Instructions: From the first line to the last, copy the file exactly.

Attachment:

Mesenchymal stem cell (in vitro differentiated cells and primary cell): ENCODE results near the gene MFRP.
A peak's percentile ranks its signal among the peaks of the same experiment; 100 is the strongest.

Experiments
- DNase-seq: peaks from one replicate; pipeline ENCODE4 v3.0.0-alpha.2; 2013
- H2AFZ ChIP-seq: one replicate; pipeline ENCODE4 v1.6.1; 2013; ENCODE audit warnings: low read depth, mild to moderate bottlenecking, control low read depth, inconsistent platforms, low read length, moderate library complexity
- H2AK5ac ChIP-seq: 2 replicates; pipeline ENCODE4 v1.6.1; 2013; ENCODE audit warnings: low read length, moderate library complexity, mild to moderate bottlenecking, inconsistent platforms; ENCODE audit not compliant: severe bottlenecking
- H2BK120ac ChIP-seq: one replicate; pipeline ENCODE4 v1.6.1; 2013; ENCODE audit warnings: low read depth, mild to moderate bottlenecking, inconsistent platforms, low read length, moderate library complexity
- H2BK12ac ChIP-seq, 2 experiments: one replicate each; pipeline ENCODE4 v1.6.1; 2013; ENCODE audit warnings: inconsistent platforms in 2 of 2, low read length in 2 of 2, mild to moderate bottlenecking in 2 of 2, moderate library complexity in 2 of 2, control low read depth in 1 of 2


Mesenchymal stem cell (in vitro differentiated cells and primary cell): ENCODE results near the gene MFRP.
A peak's percentile ranks its signal among the peaks of the same experiment; 100 is the strongest.

Experiments
- DNase-seq: peaks from one replicate; pipeline ENCODE4 v3.0.0-alpha.2; 2013
- H2AFZ ChIP-seq: one replicate; pipeline ENCODE4 v1.6.1; 2013; ENCODE audit warnings: low read depth, mild to moderate bottlenecking, control low read depth, inconsistent platforms, low read length, moderate library complexity
- H2AK5ac ChIP-seq: 2 replicates; pipeline ENCODE4 v1.6.1; 2013; ENCODE audit warnings: low read length, moderate library complexity, mild to moderate bottlenecking, inconsistent platforms; ENCODE audit not compliant: severe bottlenecking
- H2BK120ac ChIP-seq: one replicate; pipeline ENCODE4 v1.6.1; 2013; ENCODE audit warnings: low read depth, mild to moderate bottlenecking, inconsistent platforms, low read length, moderate library complexity
- H2BK12ac ChIP-seq, 2 experiments: one replicate each; pipeline ENCODE4 v1.6.1; 2013; ENCODE audit warnings: inconsistent platforms in 2 of 2, low read length in 2 of 2, mild to moderate bottlenecking in 2 of 2, moderate library complexity in 2 of 2, control low read depth in 1 of 2